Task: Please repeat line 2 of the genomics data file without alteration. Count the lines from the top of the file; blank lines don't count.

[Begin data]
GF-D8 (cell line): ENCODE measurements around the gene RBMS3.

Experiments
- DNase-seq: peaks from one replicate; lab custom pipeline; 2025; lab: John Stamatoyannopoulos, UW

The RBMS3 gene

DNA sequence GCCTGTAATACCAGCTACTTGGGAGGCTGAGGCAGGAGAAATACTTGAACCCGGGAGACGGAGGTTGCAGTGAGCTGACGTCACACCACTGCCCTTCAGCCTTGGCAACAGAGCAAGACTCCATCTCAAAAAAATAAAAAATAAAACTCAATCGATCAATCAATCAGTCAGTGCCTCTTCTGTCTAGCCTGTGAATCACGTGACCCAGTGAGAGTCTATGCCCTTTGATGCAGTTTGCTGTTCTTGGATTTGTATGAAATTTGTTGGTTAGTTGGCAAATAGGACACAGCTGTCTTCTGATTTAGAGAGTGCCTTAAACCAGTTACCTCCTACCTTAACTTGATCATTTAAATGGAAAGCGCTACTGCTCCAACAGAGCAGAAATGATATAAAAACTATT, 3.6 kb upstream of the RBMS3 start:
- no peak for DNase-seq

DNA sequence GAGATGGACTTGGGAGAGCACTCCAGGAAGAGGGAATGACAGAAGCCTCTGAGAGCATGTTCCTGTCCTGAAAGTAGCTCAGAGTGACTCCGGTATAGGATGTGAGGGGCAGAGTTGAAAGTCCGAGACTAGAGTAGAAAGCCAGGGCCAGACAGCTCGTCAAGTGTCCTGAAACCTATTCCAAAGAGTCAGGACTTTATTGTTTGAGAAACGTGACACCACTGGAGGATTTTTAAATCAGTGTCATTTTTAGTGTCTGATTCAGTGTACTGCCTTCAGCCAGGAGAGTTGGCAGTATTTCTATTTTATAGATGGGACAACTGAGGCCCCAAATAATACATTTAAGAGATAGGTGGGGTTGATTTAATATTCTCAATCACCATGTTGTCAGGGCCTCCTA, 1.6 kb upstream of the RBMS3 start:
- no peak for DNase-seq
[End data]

Experiments